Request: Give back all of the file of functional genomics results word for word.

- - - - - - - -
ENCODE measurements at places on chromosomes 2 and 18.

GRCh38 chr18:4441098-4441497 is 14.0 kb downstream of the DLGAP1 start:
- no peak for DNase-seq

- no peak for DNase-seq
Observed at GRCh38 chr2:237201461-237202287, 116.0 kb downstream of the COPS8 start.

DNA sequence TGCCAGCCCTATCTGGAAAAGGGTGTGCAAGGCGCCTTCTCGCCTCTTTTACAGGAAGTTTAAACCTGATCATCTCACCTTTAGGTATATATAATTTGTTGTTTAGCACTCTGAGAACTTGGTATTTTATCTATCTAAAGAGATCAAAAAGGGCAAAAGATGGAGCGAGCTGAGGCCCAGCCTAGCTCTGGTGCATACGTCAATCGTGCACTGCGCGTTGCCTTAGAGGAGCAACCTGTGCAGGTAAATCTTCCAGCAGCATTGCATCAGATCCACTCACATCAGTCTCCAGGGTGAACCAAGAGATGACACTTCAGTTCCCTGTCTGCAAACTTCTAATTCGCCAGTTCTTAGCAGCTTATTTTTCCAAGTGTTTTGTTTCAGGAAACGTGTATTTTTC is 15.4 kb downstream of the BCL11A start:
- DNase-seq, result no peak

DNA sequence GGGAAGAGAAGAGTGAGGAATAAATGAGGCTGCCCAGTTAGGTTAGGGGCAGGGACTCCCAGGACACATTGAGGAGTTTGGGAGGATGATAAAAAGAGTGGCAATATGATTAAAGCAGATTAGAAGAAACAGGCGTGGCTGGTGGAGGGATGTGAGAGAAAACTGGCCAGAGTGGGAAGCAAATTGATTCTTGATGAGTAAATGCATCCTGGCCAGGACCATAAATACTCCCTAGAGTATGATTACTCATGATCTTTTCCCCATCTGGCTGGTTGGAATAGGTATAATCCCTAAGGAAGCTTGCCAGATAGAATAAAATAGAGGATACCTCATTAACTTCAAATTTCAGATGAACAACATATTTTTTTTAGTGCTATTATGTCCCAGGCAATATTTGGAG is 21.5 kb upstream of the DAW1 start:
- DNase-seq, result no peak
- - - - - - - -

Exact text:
ENCODE measurements at places on chromosomes 2 and 18.

GRCh38 chr18:4441098-4441497 is 14.0 kb downstream of the DLGAP1 start:
- no peak for DNase-seq

- no peak for DNase-seq
Observed at GRCh38 chr2:237201461-237202287, 116.0 kb downstream of the COPS8 start.

DNA sequence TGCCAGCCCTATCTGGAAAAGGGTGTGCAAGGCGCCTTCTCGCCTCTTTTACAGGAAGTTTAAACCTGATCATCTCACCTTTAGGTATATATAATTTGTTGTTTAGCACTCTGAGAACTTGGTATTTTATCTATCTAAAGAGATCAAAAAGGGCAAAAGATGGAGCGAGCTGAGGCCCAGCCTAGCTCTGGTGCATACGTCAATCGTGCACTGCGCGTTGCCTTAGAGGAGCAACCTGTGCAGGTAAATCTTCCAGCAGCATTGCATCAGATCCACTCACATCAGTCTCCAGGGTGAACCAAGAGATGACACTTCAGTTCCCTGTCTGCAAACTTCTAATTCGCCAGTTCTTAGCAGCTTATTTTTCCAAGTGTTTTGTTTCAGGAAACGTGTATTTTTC is 15.4 kb downstream of the BCL11A start:
- DNase-seq, result no peak

DNA sequence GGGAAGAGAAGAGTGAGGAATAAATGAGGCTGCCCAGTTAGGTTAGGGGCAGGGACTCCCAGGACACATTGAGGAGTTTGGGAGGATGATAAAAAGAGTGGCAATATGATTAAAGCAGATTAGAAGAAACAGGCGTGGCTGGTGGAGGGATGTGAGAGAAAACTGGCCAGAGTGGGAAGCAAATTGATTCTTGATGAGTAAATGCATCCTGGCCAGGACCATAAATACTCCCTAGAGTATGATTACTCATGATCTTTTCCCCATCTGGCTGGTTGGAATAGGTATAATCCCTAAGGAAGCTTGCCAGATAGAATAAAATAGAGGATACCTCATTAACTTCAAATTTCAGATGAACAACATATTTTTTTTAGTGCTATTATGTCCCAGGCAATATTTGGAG is 21.5 kb upstream of the DAW1 start:
- DNase-seq, result no peak